In cooking meat like chicken, I've noticed that recipes say to close the lid and wait for few minutes. I'm trying to figure what exactly the effect created by this is. Any insight will be appreciated.
Hot air rises, and cool air sinks. This means that a lot of the heat that comes off the cooking surface goes right up in to the surrounding area instead of into the food you're cooking. It also carries off any hot water (steam) that gets caught up in it, which is often removed from the food you're cooking.
This means that meats turn out drier by the time they reach desired temperatures, rice might not absorb enough water and come out crunchy in the middle, some mostly-liquid dishes will lose too much water and turn out thicker than desired, the bottom will be burnt before the top side while the top side is still liquid, and so on.
As a super-simple and fun example, put an egg in a pan without breaking the yolk (use oil or butter if you don't have a non-stick surface). Cook it with the lid off. You'll get a "sunny side up" egg. Now do it with the lid on. You'll get a "basted" egg. Literally no difference except you have a lid in one case. P.S. "basted" includes several different techniques, I'm just mentioning one I've tried by accident, it turned out delicious.
Generally speaking, lid off or lid on is definitely part of the recipe to get the desired juiciness, cooking time, texture, or other attribute that you won't get if you do it the "wrong" way.
You might experiment with a few different type of foods with lid off and lid on, if you can spare it, to get an idea of how different foods react to the difference in temperature, water retention, etc. Be aware that some foods, like pasta, may rapidly boil over if you do this, as starch from the pasta will cause bubbles to form and seep out the top. Other dishes don't like lids as well.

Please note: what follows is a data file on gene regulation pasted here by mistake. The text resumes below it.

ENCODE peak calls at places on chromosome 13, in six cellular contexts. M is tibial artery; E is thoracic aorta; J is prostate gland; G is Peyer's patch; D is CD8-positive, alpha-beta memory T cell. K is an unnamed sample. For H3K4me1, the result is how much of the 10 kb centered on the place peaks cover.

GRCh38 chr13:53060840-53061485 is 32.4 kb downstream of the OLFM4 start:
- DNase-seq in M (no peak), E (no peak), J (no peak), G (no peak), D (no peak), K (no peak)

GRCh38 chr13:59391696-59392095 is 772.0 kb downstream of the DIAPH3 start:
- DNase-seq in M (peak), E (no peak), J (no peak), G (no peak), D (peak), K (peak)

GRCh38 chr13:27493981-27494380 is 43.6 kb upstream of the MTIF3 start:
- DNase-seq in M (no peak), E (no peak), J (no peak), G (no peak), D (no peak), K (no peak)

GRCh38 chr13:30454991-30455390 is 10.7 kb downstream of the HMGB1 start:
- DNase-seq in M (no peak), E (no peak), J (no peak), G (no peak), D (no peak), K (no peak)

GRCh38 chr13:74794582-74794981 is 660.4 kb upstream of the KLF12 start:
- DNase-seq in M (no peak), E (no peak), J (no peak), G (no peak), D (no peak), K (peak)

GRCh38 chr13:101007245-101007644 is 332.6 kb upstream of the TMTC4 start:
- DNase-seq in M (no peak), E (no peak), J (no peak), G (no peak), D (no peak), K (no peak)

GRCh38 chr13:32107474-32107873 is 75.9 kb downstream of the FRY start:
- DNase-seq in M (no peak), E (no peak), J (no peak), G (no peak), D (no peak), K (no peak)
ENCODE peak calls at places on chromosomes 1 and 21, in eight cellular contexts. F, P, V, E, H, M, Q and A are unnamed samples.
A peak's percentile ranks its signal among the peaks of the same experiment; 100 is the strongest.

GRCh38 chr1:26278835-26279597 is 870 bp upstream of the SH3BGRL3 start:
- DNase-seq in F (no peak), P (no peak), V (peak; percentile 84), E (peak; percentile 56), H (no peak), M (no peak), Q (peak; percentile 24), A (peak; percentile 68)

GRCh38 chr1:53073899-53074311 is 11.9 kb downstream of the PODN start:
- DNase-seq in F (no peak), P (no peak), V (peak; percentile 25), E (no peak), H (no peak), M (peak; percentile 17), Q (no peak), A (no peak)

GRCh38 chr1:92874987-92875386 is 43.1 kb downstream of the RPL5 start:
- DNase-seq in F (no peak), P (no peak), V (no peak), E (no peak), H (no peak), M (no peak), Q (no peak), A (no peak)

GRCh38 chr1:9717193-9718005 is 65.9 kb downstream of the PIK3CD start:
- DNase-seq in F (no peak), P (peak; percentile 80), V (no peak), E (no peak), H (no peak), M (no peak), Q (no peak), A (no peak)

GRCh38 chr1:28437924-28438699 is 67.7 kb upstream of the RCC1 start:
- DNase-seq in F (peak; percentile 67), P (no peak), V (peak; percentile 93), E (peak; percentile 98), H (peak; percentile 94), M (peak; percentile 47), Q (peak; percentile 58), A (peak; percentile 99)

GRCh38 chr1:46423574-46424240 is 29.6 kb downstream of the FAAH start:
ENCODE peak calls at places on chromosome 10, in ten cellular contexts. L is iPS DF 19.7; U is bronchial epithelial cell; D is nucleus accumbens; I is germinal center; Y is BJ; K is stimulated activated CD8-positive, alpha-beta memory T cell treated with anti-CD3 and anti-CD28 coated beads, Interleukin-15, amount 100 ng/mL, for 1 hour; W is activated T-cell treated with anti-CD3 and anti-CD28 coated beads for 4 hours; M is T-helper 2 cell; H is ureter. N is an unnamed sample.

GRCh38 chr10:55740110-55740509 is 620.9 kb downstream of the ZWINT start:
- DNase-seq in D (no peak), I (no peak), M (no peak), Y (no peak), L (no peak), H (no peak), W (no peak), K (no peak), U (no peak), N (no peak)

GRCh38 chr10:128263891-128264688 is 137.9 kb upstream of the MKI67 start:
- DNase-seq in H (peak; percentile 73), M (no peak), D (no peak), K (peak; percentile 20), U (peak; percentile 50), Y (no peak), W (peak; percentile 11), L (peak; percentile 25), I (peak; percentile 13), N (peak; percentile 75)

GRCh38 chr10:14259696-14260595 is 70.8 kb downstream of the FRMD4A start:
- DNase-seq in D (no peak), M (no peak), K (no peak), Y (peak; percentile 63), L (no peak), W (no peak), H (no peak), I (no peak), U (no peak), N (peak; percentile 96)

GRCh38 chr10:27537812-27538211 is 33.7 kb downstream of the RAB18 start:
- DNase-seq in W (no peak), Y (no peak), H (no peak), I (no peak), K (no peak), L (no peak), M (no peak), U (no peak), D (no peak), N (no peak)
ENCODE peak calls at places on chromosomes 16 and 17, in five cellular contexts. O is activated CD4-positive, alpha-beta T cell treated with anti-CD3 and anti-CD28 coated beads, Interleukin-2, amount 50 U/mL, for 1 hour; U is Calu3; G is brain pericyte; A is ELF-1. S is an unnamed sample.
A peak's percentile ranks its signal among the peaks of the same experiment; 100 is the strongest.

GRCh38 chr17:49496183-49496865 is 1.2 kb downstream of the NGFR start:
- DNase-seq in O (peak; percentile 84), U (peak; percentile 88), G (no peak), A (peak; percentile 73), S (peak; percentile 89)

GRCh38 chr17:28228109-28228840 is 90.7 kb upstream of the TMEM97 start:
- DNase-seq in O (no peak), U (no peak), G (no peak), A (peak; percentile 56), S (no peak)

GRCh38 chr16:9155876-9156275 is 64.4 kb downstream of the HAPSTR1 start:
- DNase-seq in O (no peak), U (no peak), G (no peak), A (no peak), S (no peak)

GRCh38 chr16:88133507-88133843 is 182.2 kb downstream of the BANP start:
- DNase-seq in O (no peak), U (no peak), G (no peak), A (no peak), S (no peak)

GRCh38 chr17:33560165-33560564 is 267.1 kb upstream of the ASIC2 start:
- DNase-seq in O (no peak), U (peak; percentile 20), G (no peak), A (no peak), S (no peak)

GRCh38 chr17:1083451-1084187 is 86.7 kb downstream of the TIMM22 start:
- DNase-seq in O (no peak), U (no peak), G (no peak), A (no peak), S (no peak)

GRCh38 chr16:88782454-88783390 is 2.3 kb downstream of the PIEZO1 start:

This is basically part of the principle of a how a pressure cooker works. The pressure cooker builds up steam pressure, which cooks the food differently by increasing moisture retention, heat, and pressure. Using a normal lid on a pot or skillet won't get nearly as much pressure, but the heat and water retention will change how most foods cook.
In the specific example where a lid is added near the end, it's so that you don't lose too much moisture during cooking. Some recipes want the lid on immediately upon boiling, others half-way through, or in the last few minutes. It's all part of the technique to get the perfect cooked state without losing or retaining too much liquid either on the cooking surface or in the food.
In addition to keeping more heat in the pan by holding in more hot air and moisture, if the underside of your lid is reflective, for example because it's made of stainless steel, it will reflect some of the energy radiating from the pan back down into the pan and the food. The underside of Le Creuset's enameled cast iron lids is painted light beige and has the same effect (probably much less than a shiny steel lid).